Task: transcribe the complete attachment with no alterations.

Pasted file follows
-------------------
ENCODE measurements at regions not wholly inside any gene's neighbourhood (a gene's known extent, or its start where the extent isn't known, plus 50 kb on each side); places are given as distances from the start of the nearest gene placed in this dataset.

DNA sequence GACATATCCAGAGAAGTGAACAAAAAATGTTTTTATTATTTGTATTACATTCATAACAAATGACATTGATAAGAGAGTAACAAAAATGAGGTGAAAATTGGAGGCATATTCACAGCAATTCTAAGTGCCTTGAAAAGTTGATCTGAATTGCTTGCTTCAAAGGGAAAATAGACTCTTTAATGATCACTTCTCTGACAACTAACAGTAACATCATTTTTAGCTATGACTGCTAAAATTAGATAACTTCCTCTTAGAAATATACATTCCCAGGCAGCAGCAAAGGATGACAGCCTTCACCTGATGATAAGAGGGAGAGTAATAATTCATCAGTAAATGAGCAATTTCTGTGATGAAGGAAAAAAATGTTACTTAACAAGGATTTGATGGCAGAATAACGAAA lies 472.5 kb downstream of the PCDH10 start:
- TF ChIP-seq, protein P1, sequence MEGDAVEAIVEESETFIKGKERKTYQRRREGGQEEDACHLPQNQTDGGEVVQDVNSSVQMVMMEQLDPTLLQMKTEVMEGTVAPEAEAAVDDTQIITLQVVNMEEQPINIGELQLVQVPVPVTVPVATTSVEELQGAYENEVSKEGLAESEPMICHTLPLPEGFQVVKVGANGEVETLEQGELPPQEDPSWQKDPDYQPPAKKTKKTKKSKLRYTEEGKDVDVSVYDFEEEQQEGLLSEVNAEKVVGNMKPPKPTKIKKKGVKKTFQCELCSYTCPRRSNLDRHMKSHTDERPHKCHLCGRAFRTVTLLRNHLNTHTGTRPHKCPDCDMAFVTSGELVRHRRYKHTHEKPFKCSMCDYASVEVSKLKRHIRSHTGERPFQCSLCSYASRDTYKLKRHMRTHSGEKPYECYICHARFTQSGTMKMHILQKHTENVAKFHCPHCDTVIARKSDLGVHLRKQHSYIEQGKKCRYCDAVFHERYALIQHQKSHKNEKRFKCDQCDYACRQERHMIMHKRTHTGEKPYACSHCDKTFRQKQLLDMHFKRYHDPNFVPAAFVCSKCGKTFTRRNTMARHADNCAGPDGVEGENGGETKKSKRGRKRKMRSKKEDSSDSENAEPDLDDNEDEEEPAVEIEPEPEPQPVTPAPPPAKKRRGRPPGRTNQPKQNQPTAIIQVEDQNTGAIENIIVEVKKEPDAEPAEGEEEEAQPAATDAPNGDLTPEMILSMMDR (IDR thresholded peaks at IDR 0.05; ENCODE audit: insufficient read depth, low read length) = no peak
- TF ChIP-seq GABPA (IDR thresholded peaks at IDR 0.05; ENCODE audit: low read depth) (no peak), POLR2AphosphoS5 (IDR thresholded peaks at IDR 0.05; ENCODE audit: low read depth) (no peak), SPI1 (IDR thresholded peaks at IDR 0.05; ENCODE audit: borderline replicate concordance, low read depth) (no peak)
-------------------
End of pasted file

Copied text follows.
ENCODE measurements at regions not wholly inside any gene's neighbourhood (a gene's known extent, or its start where the extent isn't known, plus 50 kb on each side); places are given as distances from the start of the nearest gene placed in this dataset.

DNA sequence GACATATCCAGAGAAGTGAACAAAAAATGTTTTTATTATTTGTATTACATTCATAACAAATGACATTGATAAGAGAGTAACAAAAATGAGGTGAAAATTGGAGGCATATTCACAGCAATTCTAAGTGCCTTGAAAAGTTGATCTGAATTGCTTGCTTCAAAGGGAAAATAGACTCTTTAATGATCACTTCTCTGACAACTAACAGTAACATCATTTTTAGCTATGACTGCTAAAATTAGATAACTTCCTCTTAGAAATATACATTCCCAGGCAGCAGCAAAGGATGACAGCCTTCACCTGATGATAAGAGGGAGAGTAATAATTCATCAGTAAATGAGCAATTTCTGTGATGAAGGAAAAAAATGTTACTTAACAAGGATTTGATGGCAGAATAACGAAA lies 472.5 kb downstream of the PCDH10 start:
- TF ChIP-seq, protein P1, sequence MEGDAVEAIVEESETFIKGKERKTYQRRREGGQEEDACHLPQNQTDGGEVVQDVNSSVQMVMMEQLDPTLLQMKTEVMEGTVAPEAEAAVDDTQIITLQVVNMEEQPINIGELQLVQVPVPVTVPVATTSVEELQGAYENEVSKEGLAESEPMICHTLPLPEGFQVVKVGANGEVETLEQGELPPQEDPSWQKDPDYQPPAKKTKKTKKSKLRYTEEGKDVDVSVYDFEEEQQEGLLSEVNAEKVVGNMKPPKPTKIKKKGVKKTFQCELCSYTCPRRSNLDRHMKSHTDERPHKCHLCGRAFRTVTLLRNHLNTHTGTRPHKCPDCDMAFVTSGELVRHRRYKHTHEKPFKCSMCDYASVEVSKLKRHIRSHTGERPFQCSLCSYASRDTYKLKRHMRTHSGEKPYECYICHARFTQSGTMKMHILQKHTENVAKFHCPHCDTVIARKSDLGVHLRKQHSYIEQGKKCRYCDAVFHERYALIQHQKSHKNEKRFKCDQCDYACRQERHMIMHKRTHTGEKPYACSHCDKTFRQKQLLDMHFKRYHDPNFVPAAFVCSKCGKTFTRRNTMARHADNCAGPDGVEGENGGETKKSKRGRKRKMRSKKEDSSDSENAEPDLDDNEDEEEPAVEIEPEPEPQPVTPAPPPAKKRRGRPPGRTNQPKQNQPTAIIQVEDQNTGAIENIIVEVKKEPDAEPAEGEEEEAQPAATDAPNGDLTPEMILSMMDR (IDR thresholded peaks at IDR 0.05; ENCODE audit: insufficient read depth, low read length) = no peak
- TF ChIP-seq GABPA (IDR thresholded peaks at IDR 0.05; ENCODE audit: low read depth) (no peak), POLR2AphosphoS5 (IDR thresholded peaks at IDR 0.05; ENCODE audit: low read depth) (no peak), SPI1 (IDR thresholded peaks at IDR 0.05; ENCODE audit: borderline replicate concordance, low read depth) (no peak)